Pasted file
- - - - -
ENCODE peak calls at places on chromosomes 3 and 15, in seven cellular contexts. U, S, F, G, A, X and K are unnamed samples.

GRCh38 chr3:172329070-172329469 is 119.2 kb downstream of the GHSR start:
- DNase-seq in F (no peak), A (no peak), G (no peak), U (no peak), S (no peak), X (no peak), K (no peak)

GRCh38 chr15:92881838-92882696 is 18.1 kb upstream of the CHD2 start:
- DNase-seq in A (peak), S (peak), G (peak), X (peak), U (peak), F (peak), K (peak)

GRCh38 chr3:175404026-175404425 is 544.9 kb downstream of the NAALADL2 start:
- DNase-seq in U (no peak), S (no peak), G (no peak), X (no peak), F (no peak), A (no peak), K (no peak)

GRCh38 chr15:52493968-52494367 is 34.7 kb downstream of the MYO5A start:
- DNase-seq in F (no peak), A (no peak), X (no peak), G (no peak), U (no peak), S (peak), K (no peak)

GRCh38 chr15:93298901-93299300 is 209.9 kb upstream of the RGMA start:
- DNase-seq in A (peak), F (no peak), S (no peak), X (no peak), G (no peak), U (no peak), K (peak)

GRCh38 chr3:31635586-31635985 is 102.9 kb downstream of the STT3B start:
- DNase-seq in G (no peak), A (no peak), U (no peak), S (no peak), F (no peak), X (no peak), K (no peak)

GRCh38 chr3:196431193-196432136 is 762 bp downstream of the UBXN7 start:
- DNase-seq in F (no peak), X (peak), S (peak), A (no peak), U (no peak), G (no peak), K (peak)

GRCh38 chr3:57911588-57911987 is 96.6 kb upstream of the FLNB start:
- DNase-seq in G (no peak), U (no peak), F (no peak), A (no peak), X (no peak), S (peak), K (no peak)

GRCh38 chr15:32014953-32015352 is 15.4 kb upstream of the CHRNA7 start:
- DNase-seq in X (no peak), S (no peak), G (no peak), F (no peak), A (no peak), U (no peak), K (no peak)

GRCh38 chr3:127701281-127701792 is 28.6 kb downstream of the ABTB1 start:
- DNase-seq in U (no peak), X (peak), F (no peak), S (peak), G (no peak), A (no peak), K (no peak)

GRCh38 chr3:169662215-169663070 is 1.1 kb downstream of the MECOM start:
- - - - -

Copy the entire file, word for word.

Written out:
ENCODE peak calls at places on chromosomes 3 and 15, in seven cellular contexts. U, S, F, G, A, X and K are unnamed samples.

GRCh38 chr3:172329070-172329469 is 119.2 kb downstream of the GHSR start:
- DNase-seq in F (no peak), A (no peak), G (no peak), U (no peak), S (no peak), X (no peak), K (no peak)

GRCh38 chr15:92881838-92882696 is 18.1 kb upstream of the CHD2 start:
- DNase-seq in A (peak), S (peak), G (peak), X (peak), U (peak), F (peak), K (peak)

GRCh38 chr3:175404026-175404425 is 544.9 kb downstream of the NAALADL2 start:
- DNase-seq in U (no peak), S (no peak), G (no peak), X (no peak), F (no peak), A (no peak), K (no peak)

GRCh38 chr15:52493968-52494367 is 34.7 kb downstream of the MYO5A start:
- DNase-seq in F (no peak), A (no peak), X (no peak), G (no peak), U (no peak), S (peak), K (no peak)

GRCh38 chr15:93298901-93299300 is 209.9 kb upstream of the RGMA start:
- DNase-seq in A (peak), F (no peak), S (no peak), X (no peak), G (no peak), U (no peak), K (peak)

GRCh38 chr3:31635586-31635985 is 102.9 kb downstream of the STT3B start:
- DNase-seq in G (no peak), A (no peak), U (no peak), S (no peak), F (no peak), X (no peak), K (no peak)

GRCh38 chr3:196431193-196432136 is 762 bp downstream of the UBXN7 start:
- DNase-seq in F (no peak), X (peak), S (peak), A (no peak), U (no peak), G (no peak), K (peak)

GRCh38 chr3:57911588-57911987 is 96.6 kb upstream of the FLNB start:
- DNase-seq in G (no peak), U (no peak), F (no peak), A (no peak), X (no peak), S (peak), K (no peak)

GRCh38 chr15:32014953-32015352 is 15.4 kb upstream of the CHRNA7 start:
- DNase-seq in X (no peak), S (no peak), G (no peak), F (no peak), A (no peak), U (no peak), K (no peak)

GRCh38 chr3:127701281-127701792 is 28.6 kb downstream of the ABTB1 start:
- DNase-seq in U (no peak), X (peak), F (no peak), S (peak), G (no peak), A (no peak), K (no peak)

GRCh38 chr3:169662215-169663070 is 1.1 kb downstream of the MECOM start: